haters gonna hate – even the shit i be proud of, yeah?


March 2015

she’s in parties – bauhaus

I’m almost sorry – almost – that the next month will be spent, instead of arguing politics with my fellow man, writing the first draft of my next work.

With the general election just the other side of NaNoCamp, I’ll be taking a wee hiatus from the merry cut and thrust of the Westmonster parties screaming in unbridled xenophobic terror at the thought that some uppity jocks might actually be elected. In an election. By voters, many of whom are also Scots of some sort.

Of course, since I’ll be writing about the Victorians, I imagine the outpourings of David Camerong, whatshisnameagain Clegg and the human Milliband will feed somehow into what I’m writing.

And of course, there’s Jim Murphy, a man so determined to refuse to admit Labour are finished in Scotland, he’s trying to bring back glue-sniffing at football matches. Anybody who “can’t remember” whether they’ve sniffed glue or not is a liar, take it from me. I haven’t used toluene since 1980 and I still remember it VERY vividly indeed.

I wonder if I’ll miss Murphy’s idiotic pronouncements? Probably not. Or Nicola Sturgeon being attacked with Gestapo-like efficiency about having both clothes and hair – while not having kids.

For the last twenty years or so, elections have been fought, not on policies but on the moral vacuum at the heart of your opponent’s soul. There’s been no refutation of anything Salmond or Sturgeon have to say, just the sort of refusal-to-understand, hands-up-in-horror approach the tabloids have to child killers. We’ve seen Sturgeon as Miley Cyrus, so what’s next? Alex ‘n’ Nicola as the Moors Murderers? The Wests? Venables and Thompson? Or is that too far from the racist stereotypes the media are pushing?

It’s bizarre, watching a general election being fought where none of the main parties have anything worthwhile to add, but simply spew vitriol over everybody else. Hysterical, though.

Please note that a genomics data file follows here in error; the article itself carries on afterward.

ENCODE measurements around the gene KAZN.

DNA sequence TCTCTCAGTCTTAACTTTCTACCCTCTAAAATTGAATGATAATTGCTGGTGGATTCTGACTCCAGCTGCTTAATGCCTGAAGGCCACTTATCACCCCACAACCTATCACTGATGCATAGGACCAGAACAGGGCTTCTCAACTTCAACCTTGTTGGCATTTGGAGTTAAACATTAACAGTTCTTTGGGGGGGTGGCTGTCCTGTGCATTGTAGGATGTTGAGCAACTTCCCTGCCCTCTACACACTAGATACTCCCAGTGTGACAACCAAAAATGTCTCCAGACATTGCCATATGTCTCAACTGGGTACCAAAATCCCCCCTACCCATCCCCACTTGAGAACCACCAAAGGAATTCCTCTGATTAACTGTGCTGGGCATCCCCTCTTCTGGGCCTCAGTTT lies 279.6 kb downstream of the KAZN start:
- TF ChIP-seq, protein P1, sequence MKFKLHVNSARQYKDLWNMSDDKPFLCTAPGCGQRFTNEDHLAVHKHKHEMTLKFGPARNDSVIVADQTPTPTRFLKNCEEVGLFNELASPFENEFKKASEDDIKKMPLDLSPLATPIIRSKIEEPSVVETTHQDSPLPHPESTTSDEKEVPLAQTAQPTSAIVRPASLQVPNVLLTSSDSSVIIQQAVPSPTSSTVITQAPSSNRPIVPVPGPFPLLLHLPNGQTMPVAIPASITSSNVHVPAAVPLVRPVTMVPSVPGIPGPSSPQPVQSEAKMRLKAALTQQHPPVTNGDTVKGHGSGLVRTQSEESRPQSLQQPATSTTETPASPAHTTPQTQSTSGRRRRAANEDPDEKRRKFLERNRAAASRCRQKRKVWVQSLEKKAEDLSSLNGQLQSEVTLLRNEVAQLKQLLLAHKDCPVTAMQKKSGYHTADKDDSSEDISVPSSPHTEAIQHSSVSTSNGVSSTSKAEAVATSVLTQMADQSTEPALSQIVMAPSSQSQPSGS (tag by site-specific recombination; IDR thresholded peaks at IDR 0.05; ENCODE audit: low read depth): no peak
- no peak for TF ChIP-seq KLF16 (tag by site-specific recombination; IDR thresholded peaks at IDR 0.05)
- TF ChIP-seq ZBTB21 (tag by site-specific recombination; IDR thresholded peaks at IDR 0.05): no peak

What all these unionist commentators are all missing is, the SNP have long been regarded as harmless eccentrics in Scotland. Their followers are traditionally the wackos and crazed loners that you don’t mind saying ‘hello’ to in the pub, but that you try to avoid getting into conversation proper with. Like most fetishists, they had nothing else in their lives – or to talk about.

So how did they suddenly end up with one hundred thousand members, clear policies of social justice and led by brilliant strategists? Nature as ever, abhors a vacuum and that’s what Westminster politics has evolved into. Scotland’s voted Labour ‘to keep the tories out’ and been rewarded by three Thatchers, a Major and now Cameron. During the eighties, as Kinnock swerved to the right, following the trail of breadcrumbs dropped by The People’s Princess, Margaret Thatcher, the likes of Blair and Murphy came up the food-chain, learning how politics worked. As Ken Livingstone said at the time, “Thatcher’s greatest triumph was to convince just enough of the electorate that there was no sensible alternative to her policies.” And that’s the lesson Tony Blair and Jim Murphy learned at her knee.

There is no difference nowadays between the red tories and their blue equivalent. There’s even been talk of a Labour/Conservative coalition. Now that I’d pay to see! Both parties pissing over their core supporters from a great height, sharing power – y’know the way Cameron ‘shared’ it with poor wee whatshisnameagain Clegg – and doubling the SNP’s support while they’re at it.


edgar allen poe – lou reed

The planning for next month’s NaNo was pretty much finished as of last week. I had a basic outline, scrawled on fag-packets, toilet walls and untattooed body parts, which I’ve been mind-mapping – in reverse order – one scene at a time. This lets me spot and iron out logic bubbles before they creep into the text when the time comes to write it.